Tag Archives: Customer Service

Putting the wow into your customer service

stephen2By Stephen Rhodes

Customer service isn’t what you think it is; it’s what your customer says it is.

When we work with clients, we  ask  what separates them from the competition and often the response is customer service. And that’s not surprising because I have never heard a business say they have bad customer service.

The Disney model is to anticipate what the customer wants or needs and be one step ahead of them. Few businesses do that and that’s why Disney is in a class by itself. Before anyone steps into one of their theme parks, they know who you are, where you have come from, and how long you have been listening to your kids wail “are we there yet?” Your first visit  has to exceed your expectations or they haven’t done their job. And based on their research, they do time and again. All employees take the Disney training and are empowered to do whatever it takes to ensure the customers experience the wow factor.

Putting the wow into your customer service isn’t as difficult as you think. But it requires thought and discipline.

Those who know me, know I drive a 1995 Volvo, which requires some TLC from time to time.

In recent weeks I have had two mechanics look at a particular problem with the car not starting. Paul, a mechanic at Collex Collision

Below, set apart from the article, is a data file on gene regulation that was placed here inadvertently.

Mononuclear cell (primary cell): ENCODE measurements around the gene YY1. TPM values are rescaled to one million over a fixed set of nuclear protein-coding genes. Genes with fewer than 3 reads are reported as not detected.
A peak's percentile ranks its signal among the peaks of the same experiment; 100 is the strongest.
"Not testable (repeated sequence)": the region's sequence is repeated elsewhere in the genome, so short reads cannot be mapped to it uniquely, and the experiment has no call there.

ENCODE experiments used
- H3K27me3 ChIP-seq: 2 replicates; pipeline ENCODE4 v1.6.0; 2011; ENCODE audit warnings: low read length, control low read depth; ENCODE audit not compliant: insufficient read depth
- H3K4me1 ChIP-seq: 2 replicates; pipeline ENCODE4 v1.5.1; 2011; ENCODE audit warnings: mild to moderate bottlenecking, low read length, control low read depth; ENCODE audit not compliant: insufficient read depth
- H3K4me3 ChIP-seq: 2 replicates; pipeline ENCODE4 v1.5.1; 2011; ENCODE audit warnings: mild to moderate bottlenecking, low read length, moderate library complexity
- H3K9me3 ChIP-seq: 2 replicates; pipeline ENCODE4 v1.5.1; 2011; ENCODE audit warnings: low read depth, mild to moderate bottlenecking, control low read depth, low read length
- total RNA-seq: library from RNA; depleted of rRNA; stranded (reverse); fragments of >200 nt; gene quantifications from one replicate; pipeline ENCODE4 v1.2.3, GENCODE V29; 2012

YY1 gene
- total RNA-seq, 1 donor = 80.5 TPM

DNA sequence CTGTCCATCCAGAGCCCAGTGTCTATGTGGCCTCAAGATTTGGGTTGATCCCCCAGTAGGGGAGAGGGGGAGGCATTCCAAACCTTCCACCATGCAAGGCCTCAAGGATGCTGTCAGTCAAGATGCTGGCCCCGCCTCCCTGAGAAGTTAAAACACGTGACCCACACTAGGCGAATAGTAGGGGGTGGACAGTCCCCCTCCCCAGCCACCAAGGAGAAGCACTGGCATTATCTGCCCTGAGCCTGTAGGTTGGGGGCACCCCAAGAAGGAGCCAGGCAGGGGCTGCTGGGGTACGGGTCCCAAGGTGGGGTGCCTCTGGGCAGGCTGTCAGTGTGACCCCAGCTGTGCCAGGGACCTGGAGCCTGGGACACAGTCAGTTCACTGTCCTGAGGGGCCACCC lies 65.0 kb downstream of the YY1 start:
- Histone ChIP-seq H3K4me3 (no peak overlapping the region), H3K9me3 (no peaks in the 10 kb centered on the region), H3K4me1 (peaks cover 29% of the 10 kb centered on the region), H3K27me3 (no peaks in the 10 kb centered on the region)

( 322 Rutherford Road, Brampton (905) 457-9250)  has been servicing the car for a number of years and is mindful of the age (read value) of the car and not spending lots of money on it.  So Collex calCollexls me to tell me they suspect a certain switch needs replacing but didn’t want to spend $500 of my money in case they were wrong. I appreciated their honesty. That’s the way Bill Strachan and his team at Collex work.

auto acumenSo, my mailman, another Volvo driver, says he has a relative who just opened a garage – auto-acumen – (310 Queen Street, Brampton (416 402 3226) and he is an experienced Volvo technician. So I took the car to Fyzal and he promised to check it out. A few hours later he listed a bunch of issues but said only one was required to get the car running again. Imagine.  It was the same switch that Paul identified at Collex.

Fyzal replaced the switch and the car is running fine. Auto-acumen also services all car makes.

A few days later, I am waiting for a haircut and my cell phone rings. It was Fyzal asking if there were any problems with the car. I was flabbergasted.

Some businesses  understand the value of customer service and practice it daily. Collex and auto-acumen get it.

Have you got a great customer service story?